No year is a good year for anyone caught up in substance abuse, but 2014 was notable for being an exceptionally bad year: the Centers for Disease Control and Prevention reported deaths from drug overdoses reached an all-time high in 2014, with 47,055 deaths. That’s 1.5 times greater than deaths from car crashes, and a 14 percent increase from 2013.
Opioids are involved in 61 percent of all overdose deaths. It’s a family of narcotics including prescription painkillers like OxyContin, street drugs like heroin and powerful synthetic derivatives like fentanyl. Deaths from synthetic opioids increased by 80 percent this year.
One of the many dangers addicts face is being on the wrong side of the law. Many substances people abuse aren’t legal to possess. Calling 911 when someone overdoses is a decision often risky for addicts – on one hand, many first responders carry a drug called naloxone which reverses opiate overdoses but on the other hand there’s a substantial risk of facing arrest for drug possession when the authorities arrive. There’s not many right choices which can result in arrest; still in many cases drug control policies have created situations where people do not seek out desperately needed help or treatment due to fear of incarceration.
This is changing. More and more states have enacted laws making access to naloxone easier – California’s law allows pharmacists to dispense naloxone without a prescription. More interestingly, the Drug Policy Alliance reports 32 states have passed “Good Samaritan” laws which provide limited protections from arrest or drug charges for people who call the authorities for help when they’re present at an overdose.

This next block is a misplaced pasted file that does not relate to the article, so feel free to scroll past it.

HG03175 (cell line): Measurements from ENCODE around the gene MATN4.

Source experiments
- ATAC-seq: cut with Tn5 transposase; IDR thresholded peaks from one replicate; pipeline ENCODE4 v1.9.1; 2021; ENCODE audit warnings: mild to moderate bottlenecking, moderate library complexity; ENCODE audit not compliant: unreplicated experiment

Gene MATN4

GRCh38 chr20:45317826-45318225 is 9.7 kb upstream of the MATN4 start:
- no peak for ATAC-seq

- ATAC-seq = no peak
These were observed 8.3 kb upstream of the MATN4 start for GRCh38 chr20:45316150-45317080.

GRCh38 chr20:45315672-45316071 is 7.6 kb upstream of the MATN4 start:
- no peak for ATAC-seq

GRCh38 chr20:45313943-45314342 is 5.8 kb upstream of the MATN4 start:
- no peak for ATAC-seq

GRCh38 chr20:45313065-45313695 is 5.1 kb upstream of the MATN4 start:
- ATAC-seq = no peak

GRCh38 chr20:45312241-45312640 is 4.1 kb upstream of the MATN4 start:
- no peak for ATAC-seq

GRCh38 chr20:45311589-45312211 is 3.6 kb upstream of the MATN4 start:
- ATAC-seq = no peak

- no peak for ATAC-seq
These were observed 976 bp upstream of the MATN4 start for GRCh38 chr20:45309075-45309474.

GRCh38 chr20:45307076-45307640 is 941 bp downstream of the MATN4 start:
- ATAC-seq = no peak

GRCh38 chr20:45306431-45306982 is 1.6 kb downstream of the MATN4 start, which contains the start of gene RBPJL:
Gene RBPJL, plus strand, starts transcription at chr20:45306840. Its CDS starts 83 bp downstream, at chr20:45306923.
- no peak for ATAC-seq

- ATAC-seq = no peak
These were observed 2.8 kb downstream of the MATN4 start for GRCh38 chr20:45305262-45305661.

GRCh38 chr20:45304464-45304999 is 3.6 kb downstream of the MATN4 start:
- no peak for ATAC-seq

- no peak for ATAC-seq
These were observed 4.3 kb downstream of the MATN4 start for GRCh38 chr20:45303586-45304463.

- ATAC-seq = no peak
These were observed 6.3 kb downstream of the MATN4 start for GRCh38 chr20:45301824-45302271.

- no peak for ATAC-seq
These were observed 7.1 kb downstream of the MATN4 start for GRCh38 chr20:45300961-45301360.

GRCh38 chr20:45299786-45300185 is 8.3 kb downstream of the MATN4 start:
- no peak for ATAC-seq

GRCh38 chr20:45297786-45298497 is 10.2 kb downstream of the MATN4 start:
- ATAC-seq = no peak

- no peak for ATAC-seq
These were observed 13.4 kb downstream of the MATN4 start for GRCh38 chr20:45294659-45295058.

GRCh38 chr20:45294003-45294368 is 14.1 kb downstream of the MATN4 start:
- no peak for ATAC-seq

The laws help, but there’s problems
Naloxone plays a highly important role in harm reduction – it’s an opioid antagonist which blocks the effects opioids have on the body. It isn’t a controlled substance; naloxone can’t be abused and it’s been used for years by paramedics and emergency room staffers to treat overdoses. The problem is, many opioid abusers are reluctant to call 911 when overdoses happen. Police often respond to 911 calls on overdoses and since many opioid abusers are on parole, have prior arrests or are otherwise reluctant to be identified, calling 911 is a last resort.
They seem to work, too. A study by the University of Washington took a look at results from the state’s 911 Good Samaritan overdose law passed in 2010. Researchers found 88 percent of opiate users reported they were more likely to call 911 during overdoses once they were made aware of the state’s new law.
Unfortunately, there’s a downside – most of the drug users the study talked to were unaware of the law’s passage, and only 16 percent of the police officers also surveyed were aware of the law. Indeed, the Washington state Legislature gave no specific state agency responsibility for putting the law into practice and provided no money for implementing it.
Other states have tried to increase awareness of their own laws – the Drug Policy Alliance printed one million cards and posters explaining the law and instructions about responding to overdoses after New York passed their Good Samaritan law in 2011.
Only so much protection
It’s important to remember Good Samaritan laws do not provide protection for other drug-related offenses like drugged driving or drug dealing. These laws only protect the person who’s overdosing and the person who called for help from being arrested or prosecuted for drug possession, being under the influence and/or having drug paraphernalia.
Given the health risks and legal dangers associated with drug use, it’s important for addicts to seek help. The Sovereign Health Group has a comprehensive drug treatment program which treats both addiction and the underlying disorders often driving substance abuse. Our therapies reduce the risk of relapse because they are tailored to the individual’s needs and issues. For more information, please contact our 24/7 helpline.
Written by Brian Moore, Sovereign Health Group writer